Image History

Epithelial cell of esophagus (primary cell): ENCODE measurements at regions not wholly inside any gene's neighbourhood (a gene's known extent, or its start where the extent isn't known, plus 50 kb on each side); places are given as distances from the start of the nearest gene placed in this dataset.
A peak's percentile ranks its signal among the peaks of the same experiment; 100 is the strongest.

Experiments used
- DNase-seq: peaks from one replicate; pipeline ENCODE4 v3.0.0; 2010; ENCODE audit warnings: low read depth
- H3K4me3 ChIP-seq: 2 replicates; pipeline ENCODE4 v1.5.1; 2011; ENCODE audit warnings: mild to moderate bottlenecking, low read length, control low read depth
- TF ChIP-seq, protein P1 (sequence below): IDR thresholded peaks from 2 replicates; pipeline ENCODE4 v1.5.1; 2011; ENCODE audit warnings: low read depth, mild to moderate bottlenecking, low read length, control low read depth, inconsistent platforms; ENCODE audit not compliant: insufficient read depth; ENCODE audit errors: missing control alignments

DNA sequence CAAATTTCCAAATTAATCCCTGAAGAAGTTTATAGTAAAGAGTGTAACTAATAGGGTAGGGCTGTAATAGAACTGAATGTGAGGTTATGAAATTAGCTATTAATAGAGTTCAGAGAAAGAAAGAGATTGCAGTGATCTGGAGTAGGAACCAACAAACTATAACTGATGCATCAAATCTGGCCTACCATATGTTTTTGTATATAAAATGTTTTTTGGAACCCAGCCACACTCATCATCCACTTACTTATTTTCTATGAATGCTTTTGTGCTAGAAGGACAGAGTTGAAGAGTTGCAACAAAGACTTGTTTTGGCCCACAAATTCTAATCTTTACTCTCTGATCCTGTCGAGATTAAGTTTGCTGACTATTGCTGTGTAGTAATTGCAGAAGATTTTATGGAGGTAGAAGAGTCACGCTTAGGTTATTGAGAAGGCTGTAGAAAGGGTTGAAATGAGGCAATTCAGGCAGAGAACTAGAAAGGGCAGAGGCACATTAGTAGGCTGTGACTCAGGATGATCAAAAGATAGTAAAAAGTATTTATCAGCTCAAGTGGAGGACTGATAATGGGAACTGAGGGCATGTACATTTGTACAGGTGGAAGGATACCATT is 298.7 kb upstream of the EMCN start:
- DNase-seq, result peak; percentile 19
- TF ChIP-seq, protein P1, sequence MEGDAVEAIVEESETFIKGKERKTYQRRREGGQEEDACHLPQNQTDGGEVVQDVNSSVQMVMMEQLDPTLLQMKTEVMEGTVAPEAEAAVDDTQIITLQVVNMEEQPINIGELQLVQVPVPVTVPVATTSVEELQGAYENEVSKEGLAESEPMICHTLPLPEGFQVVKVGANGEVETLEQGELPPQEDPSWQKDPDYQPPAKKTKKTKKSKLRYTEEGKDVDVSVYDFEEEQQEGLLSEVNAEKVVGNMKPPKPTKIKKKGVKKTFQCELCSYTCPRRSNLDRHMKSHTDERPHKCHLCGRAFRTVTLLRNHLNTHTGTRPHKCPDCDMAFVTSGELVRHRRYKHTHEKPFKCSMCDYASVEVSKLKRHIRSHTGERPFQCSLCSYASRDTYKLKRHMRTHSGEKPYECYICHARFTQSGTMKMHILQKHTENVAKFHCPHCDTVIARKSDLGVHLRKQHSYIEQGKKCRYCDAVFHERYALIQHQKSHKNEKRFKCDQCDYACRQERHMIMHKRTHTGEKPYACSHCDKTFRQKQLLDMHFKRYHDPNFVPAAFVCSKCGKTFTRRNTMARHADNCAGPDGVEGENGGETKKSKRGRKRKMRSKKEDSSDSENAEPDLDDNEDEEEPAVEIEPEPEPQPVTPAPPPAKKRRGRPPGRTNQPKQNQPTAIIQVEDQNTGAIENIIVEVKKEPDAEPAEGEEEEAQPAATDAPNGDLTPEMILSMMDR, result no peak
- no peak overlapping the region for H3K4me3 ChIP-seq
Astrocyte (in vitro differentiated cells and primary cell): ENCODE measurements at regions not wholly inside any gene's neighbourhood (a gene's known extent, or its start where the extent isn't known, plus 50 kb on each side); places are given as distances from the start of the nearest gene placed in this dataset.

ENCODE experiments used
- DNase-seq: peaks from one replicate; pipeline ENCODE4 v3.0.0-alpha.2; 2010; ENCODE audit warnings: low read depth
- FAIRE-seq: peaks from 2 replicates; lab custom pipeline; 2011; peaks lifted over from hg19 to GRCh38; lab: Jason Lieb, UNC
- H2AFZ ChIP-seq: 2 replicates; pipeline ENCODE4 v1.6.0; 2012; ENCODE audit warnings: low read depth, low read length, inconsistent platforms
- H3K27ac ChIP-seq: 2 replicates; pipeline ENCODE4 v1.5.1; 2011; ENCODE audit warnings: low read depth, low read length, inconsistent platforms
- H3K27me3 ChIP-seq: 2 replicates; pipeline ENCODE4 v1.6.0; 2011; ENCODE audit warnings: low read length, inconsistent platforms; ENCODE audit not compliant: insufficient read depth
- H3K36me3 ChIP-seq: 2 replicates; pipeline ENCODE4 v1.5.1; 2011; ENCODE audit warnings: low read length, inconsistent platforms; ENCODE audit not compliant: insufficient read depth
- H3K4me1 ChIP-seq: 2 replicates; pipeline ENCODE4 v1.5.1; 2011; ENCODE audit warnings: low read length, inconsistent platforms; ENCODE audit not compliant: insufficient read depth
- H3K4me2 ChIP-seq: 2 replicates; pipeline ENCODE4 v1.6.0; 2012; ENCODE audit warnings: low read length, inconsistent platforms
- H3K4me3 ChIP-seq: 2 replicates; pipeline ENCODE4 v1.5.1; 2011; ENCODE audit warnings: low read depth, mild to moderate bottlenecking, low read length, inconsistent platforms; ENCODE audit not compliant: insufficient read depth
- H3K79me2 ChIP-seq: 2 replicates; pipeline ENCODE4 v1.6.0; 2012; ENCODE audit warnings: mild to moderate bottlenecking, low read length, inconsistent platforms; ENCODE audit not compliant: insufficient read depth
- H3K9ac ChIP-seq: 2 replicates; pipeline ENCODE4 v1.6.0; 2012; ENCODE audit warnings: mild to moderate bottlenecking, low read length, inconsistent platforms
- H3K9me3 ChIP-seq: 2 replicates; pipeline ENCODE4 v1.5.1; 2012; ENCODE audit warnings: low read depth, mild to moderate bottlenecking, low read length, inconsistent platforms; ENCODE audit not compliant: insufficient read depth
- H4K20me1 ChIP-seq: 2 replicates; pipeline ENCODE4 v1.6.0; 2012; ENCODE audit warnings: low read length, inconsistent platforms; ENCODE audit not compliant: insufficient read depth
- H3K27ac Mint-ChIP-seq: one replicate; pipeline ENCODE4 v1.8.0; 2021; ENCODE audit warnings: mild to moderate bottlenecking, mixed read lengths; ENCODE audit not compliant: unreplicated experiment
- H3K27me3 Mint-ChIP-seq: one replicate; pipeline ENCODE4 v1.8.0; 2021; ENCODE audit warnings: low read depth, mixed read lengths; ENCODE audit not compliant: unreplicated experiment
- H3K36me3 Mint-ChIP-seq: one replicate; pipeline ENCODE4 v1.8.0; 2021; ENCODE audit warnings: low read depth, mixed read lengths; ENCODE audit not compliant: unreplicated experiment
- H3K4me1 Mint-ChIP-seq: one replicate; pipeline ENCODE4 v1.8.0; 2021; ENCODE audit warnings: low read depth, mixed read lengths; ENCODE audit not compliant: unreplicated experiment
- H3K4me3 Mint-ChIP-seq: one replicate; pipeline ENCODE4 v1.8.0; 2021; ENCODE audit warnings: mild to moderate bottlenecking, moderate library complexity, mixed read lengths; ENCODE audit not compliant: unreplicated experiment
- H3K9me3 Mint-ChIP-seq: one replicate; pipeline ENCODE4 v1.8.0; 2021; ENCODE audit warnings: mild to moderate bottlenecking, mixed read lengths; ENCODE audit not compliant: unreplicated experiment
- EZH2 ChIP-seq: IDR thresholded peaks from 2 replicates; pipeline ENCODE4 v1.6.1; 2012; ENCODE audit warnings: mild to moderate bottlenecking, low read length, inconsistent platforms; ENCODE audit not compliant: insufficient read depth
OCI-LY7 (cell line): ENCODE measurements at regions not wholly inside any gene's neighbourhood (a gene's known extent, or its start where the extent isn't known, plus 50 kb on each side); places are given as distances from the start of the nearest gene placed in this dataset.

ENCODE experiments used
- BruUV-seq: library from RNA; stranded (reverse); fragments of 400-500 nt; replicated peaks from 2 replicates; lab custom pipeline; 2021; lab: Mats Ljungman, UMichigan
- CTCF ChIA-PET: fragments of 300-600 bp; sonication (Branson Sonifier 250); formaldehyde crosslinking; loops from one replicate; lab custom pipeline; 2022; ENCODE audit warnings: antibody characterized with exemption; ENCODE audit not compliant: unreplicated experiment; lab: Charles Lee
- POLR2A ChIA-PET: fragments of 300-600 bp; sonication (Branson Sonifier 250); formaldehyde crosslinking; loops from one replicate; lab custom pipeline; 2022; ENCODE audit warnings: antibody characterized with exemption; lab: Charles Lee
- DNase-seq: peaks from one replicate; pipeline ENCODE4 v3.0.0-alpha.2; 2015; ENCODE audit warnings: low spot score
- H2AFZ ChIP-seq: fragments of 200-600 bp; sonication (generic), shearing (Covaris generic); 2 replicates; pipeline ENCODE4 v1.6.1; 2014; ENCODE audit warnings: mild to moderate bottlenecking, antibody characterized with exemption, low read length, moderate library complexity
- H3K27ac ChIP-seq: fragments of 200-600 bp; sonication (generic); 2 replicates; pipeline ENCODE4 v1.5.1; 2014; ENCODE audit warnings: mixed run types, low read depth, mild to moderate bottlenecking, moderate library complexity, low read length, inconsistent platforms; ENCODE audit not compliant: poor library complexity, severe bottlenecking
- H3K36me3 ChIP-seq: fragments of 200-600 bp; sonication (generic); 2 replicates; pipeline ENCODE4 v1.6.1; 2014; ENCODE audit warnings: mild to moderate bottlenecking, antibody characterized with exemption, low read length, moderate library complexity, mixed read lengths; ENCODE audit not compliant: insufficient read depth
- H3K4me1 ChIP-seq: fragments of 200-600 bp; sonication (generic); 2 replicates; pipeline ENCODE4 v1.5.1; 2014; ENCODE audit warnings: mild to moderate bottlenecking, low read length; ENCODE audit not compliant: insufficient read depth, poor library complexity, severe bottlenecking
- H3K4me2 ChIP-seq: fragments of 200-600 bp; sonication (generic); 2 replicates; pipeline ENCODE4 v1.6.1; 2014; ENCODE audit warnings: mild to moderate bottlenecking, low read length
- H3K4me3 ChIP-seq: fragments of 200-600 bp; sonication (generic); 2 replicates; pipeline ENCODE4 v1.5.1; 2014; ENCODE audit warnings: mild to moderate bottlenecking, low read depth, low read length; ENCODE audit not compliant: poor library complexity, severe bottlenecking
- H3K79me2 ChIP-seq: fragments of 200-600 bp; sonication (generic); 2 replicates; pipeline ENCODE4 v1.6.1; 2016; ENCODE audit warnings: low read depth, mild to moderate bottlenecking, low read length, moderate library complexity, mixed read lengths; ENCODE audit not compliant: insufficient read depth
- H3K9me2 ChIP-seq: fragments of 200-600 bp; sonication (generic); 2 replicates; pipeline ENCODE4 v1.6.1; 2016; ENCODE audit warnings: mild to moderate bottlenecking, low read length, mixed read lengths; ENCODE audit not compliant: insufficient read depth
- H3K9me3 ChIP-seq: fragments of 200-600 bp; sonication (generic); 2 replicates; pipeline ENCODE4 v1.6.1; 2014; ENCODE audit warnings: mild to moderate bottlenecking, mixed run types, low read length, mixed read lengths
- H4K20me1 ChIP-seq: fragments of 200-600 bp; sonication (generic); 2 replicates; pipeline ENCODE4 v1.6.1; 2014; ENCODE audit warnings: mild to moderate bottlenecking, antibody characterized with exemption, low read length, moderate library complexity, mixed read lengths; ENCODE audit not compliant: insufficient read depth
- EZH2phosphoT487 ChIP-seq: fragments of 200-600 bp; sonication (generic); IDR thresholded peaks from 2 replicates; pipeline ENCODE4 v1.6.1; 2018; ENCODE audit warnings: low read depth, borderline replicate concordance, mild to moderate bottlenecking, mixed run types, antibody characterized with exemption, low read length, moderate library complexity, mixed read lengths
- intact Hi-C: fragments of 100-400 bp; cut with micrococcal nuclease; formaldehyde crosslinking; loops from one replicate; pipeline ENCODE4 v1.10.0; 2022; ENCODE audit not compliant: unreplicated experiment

The archives of the history of movies and/or television show to us the multiple ways how images capture our attention and memories. Visual narratives are an own category of our personal and collective memory. The wide range of visual experiences are a powerful way to influence. Not only the movies and stories matter, but the whole range of images associated with the cinema world. Poster collections, newspapers and today the so-called social media multiply the original images. The Deutsche Kinemathek allows a special, critical understanding of image history as Germany has been using and abusing images and movies in a very manipulating manner historically. The message is: do not take images for face value. The ways and techniques to manipulate images have been widely used and are all around us today. Whereas the mass media in previous decades have dominated the collective memories we have entered into an era with many more subcultures that evolve within their own bubble of images. An original attempt to cut 65 movies of German film history into less than 4 minutes is presented in the exhibition (Milkowski and Simbeni). It focuses on gestures and “les regards”, “Blicke”, how the actresses and actors seem to look at us. Eyes capture attention, and this as soon as we open our eyes as children. Our brain works as image recorder and our memory algorithms tend to favor image recognition while processing images continuously. We do not know much about our own image sorting algorithm or algorithms yet. Research on aging of the brain gives some hints. With declining short term memory the images stored in long term memory take the upper hand. This makes an understanding of the history of images even more important.